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Piercing the Veil of Graves Amendment Protection

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The Case:

Stratton v. Wallace, No. 11-CV-74-A HKS, 2014 WL 3809479 (W.D.N.Y. Aug. 1, 2014)

Brief Facts:

Julie Stratton was traveling in western New York when she struck a deer, disabling her vehicle. As Stratton waited in her car for help to arrive, a tractor-trailer driven by Thomas Wallace ran into Stratton's vehicle and killed her.

Thomas Wallace was an employee of Millis Transfer, Inc, which leased the tractor-trailer form Great River Leasing, LLC. Both Millis Transfer and Great River are subsidiaries of the parent company Midwest Holding Group. In its most essential terms, one subsidiary leased the tractor-trailer to another subsidiary.

Stratton's surviving spouse filed a negligence suit and included Thomas Wallace, Millis Transfer, Great River, and Midwest Holding as parties. Great River, as lessor, moved for summary judgment on the grounds that the Graves Amendment shielded it from liability due to any negligence on the part of the lessee, Millis Transfer.

The Court's Decision:

The Graves Amendment states, in pertinent part:

"An owner of a motor vehicle that rents or leases the vehicle to a person (or an affiliate of the owner) shall not be liable under the law of any State or political subdivision thereof, by reason of being the owner of the vehicle (or an affiliate of the owner), for harm to persons or property that results or arises out of the use, operation, or possession of the vehicle during the period of the rental or lease, if-

(1) the owner (or an affiliate of the owner) is engaged in the trade or business of renting or leasing motor vehicles; and

(2) there is no negligence or criminal wrongdoing on the part of the owner (or an affiliate of the owner)." 49 U.S.C. § 30106(a).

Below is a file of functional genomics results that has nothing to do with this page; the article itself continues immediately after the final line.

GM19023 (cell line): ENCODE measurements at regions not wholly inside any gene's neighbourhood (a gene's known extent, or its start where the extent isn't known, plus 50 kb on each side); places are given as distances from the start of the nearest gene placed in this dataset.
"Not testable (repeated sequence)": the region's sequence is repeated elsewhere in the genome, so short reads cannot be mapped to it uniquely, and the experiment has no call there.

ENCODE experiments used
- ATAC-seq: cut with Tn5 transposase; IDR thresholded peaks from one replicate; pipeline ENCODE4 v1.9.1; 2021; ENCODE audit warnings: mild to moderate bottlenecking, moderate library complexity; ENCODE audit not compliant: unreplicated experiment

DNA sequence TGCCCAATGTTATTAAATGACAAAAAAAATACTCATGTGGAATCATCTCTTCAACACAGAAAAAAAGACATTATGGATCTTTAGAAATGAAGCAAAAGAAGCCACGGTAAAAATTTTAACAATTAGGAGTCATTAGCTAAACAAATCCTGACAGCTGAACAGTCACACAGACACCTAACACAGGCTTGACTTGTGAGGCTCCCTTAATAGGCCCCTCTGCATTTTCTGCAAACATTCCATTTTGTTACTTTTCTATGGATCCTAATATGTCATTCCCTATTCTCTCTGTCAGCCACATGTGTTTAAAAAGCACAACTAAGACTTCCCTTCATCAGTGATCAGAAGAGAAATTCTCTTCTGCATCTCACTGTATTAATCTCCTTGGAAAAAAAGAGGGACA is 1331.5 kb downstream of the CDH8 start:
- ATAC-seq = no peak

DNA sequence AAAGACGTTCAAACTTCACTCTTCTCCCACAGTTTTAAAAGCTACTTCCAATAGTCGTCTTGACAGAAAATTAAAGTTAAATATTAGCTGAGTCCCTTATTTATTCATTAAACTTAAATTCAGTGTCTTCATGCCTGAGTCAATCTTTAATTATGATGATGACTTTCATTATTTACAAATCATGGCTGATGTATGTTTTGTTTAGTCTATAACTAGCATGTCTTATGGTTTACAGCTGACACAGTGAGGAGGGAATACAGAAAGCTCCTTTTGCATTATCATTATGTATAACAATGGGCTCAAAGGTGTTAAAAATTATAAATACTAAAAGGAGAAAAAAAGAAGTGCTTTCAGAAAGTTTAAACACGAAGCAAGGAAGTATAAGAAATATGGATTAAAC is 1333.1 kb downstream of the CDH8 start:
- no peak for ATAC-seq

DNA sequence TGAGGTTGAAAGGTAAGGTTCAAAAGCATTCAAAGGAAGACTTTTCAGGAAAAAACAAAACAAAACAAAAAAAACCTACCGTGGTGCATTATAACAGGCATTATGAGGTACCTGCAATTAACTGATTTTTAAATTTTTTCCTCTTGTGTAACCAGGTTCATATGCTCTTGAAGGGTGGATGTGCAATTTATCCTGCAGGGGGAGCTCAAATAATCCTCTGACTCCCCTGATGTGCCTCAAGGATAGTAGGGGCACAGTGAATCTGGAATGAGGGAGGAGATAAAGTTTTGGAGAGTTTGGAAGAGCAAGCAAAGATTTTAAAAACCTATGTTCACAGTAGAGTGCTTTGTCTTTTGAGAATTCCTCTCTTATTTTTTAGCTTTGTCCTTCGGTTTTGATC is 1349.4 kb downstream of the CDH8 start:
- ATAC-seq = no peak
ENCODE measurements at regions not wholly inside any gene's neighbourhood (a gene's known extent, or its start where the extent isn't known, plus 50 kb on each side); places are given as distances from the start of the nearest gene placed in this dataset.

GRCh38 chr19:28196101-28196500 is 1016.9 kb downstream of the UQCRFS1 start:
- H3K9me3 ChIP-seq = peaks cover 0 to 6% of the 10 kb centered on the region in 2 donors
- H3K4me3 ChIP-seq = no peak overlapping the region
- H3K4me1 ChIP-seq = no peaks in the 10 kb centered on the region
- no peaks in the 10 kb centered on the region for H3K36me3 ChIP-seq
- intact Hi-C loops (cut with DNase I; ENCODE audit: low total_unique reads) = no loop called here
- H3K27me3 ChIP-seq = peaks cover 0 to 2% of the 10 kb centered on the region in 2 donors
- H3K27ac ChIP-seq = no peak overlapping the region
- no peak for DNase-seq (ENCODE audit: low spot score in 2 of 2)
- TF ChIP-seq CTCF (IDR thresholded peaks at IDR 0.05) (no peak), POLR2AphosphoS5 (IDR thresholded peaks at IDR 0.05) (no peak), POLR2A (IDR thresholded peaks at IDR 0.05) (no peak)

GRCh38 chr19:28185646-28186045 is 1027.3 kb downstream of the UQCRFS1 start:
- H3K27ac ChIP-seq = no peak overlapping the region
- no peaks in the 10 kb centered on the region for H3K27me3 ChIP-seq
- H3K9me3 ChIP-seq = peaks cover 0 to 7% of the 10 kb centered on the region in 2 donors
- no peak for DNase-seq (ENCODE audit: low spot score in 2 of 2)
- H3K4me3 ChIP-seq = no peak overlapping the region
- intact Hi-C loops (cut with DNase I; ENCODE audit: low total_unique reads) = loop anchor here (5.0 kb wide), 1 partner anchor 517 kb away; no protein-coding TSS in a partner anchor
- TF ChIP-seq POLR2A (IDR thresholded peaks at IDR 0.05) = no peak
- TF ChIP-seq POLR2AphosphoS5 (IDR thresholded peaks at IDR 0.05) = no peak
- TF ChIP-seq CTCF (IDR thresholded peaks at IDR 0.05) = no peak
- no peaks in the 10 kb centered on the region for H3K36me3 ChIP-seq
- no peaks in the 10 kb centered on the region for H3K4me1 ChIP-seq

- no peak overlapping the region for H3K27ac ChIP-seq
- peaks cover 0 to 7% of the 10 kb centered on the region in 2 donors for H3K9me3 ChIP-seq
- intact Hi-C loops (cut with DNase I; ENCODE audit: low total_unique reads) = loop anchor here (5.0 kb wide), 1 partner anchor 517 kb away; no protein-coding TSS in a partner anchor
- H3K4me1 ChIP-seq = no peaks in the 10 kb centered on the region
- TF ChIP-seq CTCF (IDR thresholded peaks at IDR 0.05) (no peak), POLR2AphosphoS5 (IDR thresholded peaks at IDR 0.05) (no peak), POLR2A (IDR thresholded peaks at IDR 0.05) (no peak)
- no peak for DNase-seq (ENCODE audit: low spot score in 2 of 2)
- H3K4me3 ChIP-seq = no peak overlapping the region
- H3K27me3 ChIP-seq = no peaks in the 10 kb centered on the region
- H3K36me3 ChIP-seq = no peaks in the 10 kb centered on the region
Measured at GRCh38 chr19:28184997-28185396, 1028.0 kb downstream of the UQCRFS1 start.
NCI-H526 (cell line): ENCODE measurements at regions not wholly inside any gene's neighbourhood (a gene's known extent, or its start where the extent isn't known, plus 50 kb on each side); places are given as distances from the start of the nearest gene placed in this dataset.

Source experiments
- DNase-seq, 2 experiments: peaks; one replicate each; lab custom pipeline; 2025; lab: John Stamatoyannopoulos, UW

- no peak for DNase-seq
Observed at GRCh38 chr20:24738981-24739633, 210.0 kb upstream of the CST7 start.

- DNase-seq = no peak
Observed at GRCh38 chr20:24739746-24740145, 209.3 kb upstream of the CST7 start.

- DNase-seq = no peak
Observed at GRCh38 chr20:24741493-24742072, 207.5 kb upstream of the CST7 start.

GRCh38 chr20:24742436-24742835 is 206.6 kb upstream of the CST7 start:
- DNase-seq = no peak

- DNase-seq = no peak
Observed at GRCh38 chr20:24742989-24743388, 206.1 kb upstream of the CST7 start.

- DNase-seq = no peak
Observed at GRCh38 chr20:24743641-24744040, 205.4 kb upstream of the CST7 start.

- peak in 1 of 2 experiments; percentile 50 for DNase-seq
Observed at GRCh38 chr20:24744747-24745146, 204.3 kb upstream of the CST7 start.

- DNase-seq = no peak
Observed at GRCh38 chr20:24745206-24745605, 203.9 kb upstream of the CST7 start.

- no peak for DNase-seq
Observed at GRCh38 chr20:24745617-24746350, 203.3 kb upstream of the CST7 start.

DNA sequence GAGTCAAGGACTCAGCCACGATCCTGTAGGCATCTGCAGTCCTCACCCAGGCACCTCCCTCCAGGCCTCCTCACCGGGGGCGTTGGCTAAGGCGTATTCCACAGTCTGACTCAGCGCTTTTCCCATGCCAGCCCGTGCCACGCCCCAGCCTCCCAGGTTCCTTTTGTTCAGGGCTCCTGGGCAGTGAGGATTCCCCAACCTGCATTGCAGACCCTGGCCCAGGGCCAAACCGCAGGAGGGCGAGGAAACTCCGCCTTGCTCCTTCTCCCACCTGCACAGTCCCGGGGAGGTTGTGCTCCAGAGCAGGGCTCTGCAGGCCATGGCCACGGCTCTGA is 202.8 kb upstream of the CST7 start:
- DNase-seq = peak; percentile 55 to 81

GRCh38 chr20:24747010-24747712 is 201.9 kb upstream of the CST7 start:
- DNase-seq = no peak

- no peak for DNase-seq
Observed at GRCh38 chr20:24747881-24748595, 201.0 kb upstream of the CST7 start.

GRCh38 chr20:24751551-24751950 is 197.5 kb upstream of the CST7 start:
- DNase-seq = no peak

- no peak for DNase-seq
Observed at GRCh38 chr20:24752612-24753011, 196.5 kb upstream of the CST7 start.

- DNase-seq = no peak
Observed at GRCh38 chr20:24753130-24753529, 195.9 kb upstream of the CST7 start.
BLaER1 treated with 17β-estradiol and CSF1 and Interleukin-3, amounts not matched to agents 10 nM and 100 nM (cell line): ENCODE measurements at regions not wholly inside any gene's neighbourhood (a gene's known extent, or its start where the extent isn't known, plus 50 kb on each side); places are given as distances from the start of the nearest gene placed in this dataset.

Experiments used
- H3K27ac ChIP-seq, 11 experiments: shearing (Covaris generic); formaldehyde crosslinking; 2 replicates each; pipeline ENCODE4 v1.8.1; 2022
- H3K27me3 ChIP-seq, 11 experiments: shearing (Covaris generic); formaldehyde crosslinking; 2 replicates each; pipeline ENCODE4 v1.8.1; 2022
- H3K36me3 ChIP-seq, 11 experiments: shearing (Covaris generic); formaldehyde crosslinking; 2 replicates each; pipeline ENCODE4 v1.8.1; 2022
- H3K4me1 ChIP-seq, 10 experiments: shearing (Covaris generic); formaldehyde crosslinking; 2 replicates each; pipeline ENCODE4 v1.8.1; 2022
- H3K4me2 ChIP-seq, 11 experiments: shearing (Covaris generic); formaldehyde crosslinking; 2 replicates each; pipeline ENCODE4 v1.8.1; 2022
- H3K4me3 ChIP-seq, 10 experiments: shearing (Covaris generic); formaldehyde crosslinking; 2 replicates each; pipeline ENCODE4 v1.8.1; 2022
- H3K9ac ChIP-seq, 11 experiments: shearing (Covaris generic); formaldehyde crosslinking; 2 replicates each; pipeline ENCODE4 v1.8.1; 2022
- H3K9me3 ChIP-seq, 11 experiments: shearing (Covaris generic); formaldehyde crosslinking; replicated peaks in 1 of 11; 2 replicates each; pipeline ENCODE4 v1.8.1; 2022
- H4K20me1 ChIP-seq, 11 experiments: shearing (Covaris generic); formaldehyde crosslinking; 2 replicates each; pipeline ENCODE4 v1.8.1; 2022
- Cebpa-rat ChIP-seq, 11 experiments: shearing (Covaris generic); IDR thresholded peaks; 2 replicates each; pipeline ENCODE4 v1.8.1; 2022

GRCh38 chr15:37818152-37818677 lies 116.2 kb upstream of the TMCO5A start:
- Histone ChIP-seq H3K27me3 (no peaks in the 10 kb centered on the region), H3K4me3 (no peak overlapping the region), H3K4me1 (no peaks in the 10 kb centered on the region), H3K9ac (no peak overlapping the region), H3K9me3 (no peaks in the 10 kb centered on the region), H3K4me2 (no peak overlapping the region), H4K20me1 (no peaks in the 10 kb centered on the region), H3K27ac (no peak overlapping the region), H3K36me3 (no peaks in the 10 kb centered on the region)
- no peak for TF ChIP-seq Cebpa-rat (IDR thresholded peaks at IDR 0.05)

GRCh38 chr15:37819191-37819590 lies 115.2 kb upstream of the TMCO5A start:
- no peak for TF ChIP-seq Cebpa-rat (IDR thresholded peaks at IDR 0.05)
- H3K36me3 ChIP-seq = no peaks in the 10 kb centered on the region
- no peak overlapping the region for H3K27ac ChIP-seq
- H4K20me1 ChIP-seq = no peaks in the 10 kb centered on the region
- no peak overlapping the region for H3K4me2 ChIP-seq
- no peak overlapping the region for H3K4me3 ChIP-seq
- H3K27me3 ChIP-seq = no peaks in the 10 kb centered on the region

The court had to determine whether the parenthetical language "or an affiliate of the owner" is to be interpreted as a substitution for the owner or in addition to the owner. Based on a purely textual analysis, the court held that the language should be interpreted as in addition to the owner. This holding was based largely on the "rules of legislative drafting" which treat "parentheticals as commas."

In addition, the court discussed the legislative intent of the Graves Amendment. The court concluded that the intent of the legislation was to protect lessors who could not prevent lessees from driving their vehicles into states with extensive vicarious liability for the lessees' negligence. Since Great River and Millis Transfer were both under the control of the same entity, Midwest Holding, the facts of this case were not in accordance with the legislative intent of the Graves Amendment, according to the court.

What to Take Away:

Although this case was a relatively minor holding and may still be overturned, the legal issues presented would have a profound impact on the trucking industry if other courts began to follow suit. Essentially, the court has pierced the liability protection afforded by the Graves Amendment for circumstances in which the lessor and lessee are owned by a common parent company. If this were to become the norm, trucking companies would need to reevaluate their corporate structure and address any possibility for sibling-company liability.

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